System Elements-Data Roles in System Development - End Users Systems Development Life Cycle – Feasibility CMGT 555 / Systems Analysis and Development

Topics: Systems Development Life Cycle, Software development, Project management Pages: 6 (1302 words) Published: October 2, 2008
Week 1 Paper GMGT 555- A BBB � PAGE �1�

System Elements-Data

Roles in System Development - End Users

Systems Development Life Cycle - Feasibility

CMGT 555 / Systems Analysis and Development

Darrell Broyles

University Of Phoenix

December 2, 2006



System Elements-Data

The design of a system varies in response to the expected audience for the perticulare application. Some systems are intended for back rooms, some for the front office, and some are for the general public. They are designed for technical users, others for end users. Some are intended to work standalone in real-time control applications, others for an environment of timesharing and pervasive networking. (Raymond, 2003, chap. 3) What has to be defined is the kind of system and the requirements.

Every system has elements but none are as important as the input of data . This data can ultimately have an effect on the desired outcome . Each system requires users to enter data in a particular format. If this data is not entered correctly the system is unable to recognize the input as valid data. This is frequently the case with time and date fields. In this situation an error handling process is needed, users will perriodically make input errors. Design considerations are often focused on the wrong issues, to much time is spent on formulating the desired error message and where it must be displayed in the process.

Frequently system programmers will design a system that provides instructions built into the application, thus providing the correct input format. So the users can understand exactly how they should enter the data. However, even this does not always help, users still make input errors, and developers complain about their "stupid" users. (Waloszek, 2000)

One must think that this way of thinking is wrong. The problem truly is not with the users. The problem is the design of the system, thus forcing users to act in a "system-friendly " way. (Waloszek, 2000) Requiring users to enter data in a set format is the wrong approach. With any system the input fields can be designed to interpret the data entered. This prevents users from entering data incorrectly, and thus eliminates the need for onscreen instructions or the need for any kind of error messages.

So, one must conclude that computer systems are truly not the problem. It's the way the data is formatted for the system that is the issue. If you eliminate the situations wherever you find them in your system; the users will find them to be highly beneficial. Only then will the entry of data be truly user-friendly.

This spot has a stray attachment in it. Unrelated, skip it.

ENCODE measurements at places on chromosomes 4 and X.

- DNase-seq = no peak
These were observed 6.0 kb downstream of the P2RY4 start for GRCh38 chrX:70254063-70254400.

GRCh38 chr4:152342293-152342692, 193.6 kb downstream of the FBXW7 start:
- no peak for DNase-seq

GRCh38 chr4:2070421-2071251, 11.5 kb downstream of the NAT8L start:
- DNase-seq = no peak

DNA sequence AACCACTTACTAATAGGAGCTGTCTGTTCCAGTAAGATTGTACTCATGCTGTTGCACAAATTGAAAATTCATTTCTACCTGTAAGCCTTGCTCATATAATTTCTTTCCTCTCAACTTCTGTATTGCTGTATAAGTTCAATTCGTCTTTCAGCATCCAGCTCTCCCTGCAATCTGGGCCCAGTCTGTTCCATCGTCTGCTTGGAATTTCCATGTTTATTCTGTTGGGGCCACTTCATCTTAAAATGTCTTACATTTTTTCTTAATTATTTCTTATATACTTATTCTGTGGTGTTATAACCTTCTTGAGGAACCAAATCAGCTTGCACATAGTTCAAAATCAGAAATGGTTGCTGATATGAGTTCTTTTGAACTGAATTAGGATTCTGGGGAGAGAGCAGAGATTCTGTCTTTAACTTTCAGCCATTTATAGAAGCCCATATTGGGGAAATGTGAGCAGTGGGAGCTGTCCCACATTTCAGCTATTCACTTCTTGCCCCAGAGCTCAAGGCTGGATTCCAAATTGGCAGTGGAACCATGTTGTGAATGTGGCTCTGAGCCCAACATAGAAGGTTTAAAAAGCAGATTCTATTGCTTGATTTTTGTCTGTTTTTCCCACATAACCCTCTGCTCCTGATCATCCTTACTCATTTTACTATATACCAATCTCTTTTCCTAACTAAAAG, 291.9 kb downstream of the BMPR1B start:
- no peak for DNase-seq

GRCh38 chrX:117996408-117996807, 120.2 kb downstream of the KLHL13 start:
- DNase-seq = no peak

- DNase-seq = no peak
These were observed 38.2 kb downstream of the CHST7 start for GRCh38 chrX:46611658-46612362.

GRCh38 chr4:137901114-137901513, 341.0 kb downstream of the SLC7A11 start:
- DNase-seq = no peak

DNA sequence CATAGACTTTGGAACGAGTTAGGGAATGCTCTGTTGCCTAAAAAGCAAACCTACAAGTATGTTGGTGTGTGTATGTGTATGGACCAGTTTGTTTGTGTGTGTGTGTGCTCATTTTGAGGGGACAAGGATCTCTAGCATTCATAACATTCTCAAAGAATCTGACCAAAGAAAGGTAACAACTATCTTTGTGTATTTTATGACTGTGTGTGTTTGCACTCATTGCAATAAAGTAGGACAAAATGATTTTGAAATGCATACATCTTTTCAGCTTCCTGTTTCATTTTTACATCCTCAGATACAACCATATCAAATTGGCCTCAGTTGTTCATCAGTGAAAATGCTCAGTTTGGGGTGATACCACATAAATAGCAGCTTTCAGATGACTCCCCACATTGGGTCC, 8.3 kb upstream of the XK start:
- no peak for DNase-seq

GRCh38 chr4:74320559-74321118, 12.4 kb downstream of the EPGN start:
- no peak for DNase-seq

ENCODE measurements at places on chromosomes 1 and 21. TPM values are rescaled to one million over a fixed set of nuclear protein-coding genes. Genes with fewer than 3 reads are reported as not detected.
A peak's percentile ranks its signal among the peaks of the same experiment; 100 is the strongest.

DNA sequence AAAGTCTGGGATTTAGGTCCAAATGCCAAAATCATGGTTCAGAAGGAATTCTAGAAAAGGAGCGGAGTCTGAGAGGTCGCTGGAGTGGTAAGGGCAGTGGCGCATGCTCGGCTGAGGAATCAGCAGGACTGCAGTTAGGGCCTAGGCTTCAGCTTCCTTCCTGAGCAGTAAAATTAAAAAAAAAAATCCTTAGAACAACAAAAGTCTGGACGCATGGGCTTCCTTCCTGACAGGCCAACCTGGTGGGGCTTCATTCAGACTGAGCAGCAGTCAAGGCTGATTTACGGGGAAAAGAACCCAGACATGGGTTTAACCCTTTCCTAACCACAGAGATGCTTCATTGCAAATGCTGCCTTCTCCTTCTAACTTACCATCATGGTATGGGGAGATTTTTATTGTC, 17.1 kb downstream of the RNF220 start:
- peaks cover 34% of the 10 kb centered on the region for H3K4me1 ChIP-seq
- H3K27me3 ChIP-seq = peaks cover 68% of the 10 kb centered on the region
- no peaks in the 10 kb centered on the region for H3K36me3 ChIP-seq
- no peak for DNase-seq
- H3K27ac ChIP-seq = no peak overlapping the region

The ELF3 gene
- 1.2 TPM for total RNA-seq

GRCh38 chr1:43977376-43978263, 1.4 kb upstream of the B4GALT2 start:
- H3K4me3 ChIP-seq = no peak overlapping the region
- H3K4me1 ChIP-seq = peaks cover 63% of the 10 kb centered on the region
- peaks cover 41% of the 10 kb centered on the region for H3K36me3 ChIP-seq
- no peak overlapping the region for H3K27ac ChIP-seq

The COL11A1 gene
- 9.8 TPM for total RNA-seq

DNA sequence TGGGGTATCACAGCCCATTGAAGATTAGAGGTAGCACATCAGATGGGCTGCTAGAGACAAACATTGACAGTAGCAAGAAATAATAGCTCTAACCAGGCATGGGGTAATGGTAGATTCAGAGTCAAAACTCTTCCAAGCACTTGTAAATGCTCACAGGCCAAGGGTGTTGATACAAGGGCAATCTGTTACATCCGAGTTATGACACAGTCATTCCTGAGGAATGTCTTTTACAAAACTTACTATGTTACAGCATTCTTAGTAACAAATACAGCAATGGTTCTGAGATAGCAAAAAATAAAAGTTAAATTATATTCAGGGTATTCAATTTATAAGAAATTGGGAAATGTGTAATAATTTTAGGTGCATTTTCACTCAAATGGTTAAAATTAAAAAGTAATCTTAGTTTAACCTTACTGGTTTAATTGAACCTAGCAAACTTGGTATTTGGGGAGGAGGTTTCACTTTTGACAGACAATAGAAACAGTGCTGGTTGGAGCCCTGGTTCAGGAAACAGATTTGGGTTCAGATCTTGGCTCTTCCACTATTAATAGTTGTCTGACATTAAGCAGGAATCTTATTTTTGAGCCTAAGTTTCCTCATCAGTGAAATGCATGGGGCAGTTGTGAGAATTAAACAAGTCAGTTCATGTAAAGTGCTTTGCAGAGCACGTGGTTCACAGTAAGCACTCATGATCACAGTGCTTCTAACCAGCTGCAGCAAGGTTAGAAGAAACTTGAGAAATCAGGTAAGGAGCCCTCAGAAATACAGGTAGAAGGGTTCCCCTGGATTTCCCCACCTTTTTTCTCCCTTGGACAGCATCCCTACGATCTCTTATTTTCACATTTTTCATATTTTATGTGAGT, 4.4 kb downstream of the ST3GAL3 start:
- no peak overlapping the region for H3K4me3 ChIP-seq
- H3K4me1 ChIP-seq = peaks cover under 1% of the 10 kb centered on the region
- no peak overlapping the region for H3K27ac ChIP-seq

Roles in System Development -End User

There are different factors that come into play when developing a system. However, in my opinion one of the most critical pieces is the end user. The idea of involving an end user into the development of a project is new within the last few years. The idea of developing the project is undertaken by some combination of business managers and users.

The question remains, what is the preferred method to develop a new system? Depending upon what kind of system being developing, there are several things that must be asked about the end user. John L. Hawkins, editor-in-chief of Advisor magazine states "The huge difference between doing something and doing it right is why the world is full of specialists. A key to being a professional is being efficient, which traditionally comes from knowing exactly what to do and how to do it quickly." (Hawkins, 1996) As a specialist in system development it is you're responsibly to ask the end user the correct questions before developing the system. Such as the number of end users, the desired output of the project and what resources the end user will be utilizing.

However, with the technology available today, the end user is usually technologically mature and is no longer just simply consulted on the project. They actually have assumed the role of the designer, developer, and...

References: (Ferneley E H 2007 Covert End User Development a Study of Sucess)Ferneley , E. H. (2007). Covert End User Development a Study of Success. _Journal of Organizational and End User Computing, 19_(1), 62-72.
(Hawkins J L 1996 Develop with End-User Tools?)Hawkins, J. L. (1996). Develop with End-User Tools? _Advisor Media, ,_ . Retrieved November 29, 2006, from Advisor Media, Inc Web Site: http://advisor.com/doc/05137
(Maston J 2001905 Cooperative Feasibility Study Process.)Maston, J. (2001, September 5). The Cooperative Feasibility Study Process. _USDA-Cooperative Services, 1,_ . Retrieved 12/01/2006, from Georgia Cooperative Council database.
(Raymond E S 2003 Elements of Operating-System Style)Raymond, E. S. (2003). The Elements of Operating-System Style [Electronic version]. In E. Raymond (Ed.), _The Art of Unix Programming_ (1st ed., Rev., p. ). : Thyrsus Enterprises.
(University Of Wisconsin Center For Cooperatives 20010829 Conducting a Feasibility Study.)University of Wisconsin Center For Cooperatives. (2001, August 29). Conducting a Feasibility Study. _, ,_ . Retrieved 12/01/2006, from database.
(Waloszek G 20000901 Don 't Let Users Suffer from System Weaknesses)Waloszek, G. (2000, September 1). _Don 't Let Users Suffer from System Weaknesses_. Retrieved December 1, 2006, from SAP Design Guide Web Site: http://www.sapdesignguild.org/community/design/sys_weak.asp
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